On a recent weekend, we drove to Bethesda to visit Redwood for Sunday brunch. While the "egg bar" seemed an ill-advised concept, confusing both patrons and staff alike with the over-glorified made-to-order omelet station concept, there were high notes. House-made lemonade made for a refreshing Arnold Palmer. The donuts (for which I have an admitted weakness) served with hot apple cider were scrumptious, especially after a thorough soaking. The bacon was smokin' (I couldn't resist) and the home fries were awesome. On the other hand, the biscuits were a bit dry, perhaps begging for the ham gravy or jalapeno jelly. With that mediocrity, I'm still inclined to return for dinner to give it another shot. Even if the food is a loser, the shopping at Bethesda Row is always intriguing.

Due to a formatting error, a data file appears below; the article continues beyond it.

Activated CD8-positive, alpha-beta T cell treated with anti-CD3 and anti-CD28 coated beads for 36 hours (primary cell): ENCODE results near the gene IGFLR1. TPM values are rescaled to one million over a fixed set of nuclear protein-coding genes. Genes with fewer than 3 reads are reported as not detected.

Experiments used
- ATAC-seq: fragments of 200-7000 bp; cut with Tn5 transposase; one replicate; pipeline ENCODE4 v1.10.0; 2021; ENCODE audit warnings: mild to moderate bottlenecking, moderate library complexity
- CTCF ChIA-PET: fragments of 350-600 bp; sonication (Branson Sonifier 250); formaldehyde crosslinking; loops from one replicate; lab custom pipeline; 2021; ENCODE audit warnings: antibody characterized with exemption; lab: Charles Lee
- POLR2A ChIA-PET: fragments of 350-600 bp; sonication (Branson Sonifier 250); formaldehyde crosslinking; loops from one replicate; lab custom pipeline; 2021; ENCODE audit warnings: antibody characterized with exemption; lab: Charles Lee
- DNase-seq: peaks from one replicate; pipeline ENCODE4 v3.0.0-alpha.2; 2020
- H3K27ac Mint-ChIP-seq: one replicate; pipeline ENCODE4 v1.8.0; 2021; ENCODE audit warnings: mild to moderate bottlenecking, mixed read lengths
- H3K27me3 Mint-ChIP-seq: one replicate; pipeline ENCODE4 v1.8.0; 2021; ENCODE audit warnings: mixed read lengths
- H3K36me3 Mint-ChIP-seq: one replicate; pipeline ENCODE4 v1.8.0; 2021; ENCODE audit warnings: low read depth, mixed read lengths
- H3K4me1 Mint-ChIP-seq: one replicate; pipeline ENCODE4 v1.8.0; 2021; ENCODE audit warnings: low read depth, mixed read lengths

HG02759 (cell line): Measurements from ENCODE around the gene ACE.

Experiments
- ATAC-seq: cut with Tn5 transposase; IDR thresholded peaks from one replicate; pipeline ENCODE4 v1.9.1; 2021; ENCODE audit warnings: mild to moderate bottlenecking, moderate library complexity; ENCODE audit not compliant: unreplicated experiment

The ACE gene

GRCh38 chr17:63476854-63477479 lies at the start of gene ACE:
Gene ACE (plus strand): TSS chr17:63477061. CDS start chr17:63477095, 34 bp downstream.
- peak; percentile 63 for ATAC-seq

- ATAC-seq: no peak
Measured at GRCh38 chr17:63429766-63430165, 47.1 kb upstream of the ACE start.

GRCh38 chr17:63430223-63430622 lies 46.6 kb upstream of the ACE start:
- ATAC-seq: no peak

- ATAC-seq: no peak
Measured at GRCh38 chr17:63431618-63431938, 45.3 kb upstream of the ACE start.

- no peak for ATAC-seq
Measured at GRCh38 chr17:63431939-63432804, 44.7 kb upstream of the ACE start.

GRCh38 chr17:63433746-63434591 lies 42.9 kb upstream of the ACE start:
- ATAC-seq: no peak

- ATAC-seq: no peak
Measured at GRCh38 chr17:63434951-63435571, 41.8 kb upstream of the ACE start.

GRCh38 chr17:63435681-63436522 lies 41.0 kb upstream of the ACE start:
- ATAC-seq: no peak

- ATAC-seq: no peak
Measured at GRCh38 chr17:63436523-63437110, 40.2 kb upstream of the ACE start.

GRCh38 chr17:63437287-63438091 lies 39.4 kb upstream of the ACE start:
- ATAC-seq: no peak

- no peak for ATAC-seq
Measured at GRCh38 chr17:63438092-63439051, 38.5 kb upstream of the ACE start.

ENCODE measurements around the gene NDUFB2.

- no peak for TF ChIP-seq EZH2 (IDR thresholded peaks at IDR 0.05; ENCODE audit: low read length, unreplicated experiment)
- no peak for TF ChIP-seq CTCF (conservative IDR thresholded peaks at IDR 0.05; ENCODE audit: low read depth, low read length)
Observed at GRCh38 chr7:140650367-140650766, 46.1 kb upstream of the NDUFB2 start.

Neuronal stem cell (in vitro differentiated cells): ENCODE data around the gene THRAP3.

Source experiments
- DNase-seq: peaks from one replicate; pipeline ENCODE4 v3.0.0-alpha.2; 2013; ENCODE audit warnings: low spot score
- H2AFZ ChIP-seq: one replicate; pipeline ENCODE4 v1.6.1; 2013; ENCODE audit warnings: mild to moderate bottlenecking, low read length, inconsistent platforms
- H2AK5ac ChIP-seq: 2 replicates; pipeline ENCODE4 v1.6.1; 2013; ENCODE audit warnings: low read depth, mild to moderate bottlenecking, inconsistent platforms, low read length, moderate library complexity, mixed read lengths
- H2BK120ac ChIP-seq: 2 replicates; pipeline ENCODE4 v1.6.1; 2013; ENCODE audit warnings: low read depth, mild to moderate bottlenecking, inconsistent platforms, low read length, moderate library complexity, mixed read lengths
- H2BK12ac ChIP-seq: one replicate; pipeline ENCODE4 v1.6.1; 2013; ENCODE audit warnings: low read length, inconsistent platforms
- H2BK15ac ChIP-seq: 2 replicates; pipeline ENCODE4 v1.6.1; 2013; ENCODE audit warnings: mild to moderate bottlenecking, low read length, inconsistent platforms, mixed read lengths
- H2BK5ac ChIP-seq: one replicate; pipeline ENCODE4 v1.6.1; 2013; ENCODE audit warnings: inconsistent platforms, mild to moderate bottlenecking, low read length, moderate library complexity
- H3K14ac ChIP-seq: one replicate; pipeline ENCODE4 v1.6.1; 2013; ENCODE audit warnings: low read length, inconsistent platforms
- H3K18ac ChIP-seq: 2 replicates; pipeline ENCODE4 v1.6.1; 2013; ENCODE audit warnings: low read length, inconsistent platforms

A return trip, however, is not likely to be in store for Cedar, the new restaurant in Penn Quarter from Redwood's previous chef, Andrew Kitko. A mere steps from my husband's office building, we had hoped to grab a quick weekday lunch and return to work in a timely manner. We were disappointed, as were C's colleagues, seated across the room, a strange basement space. Things got off to a rough start when the waiter practically pouted when we ordered neither appetizers nor libations. Lunch folks, in a business district; is the disappointment truly warranted? My soft-shell crab sandwich was ho-hum, with a reasonably-executed fry on the crab (though I can get much better and cheaper at another favorite spot) and a savory remoulade. The sandwich, however, was served on slightly burnt white toast. That's the concept chef Kitko came up with for a dish served in the restaurant's first week? I say back to the drawing board. That and the sandwich was rather tea-sized, served with a few greens labeled as a salad, not particularly filling. That is to say, my stomach was still empty. C's burger and fries garnered neither complaint nor praise. They were acceptable. Because I was still hungry after my white bread sandwich, we chose to split the blueberry almond tart. It was the definitely the best course we tried, but with three bites apiece in the minuscule portion, we remained unsatisfied. The most disappointing parts of the experience were the multiple times our overly loquacious waiter asked if we enjoyed our food, we would respond with a smile through clenched teeth so that we could get on with our meal, and then he would respond, "the chef will be pleased". If you ask me, there's a little too much pleasing the chef, and not enough of the patron at Cedar. Worse yet, I broke the cardinal rule in dining by not airing my complaints, but at the pace things were proceeding, we were forced to question how long the ordeal might last. I guess my lack of return will have to speak for itself.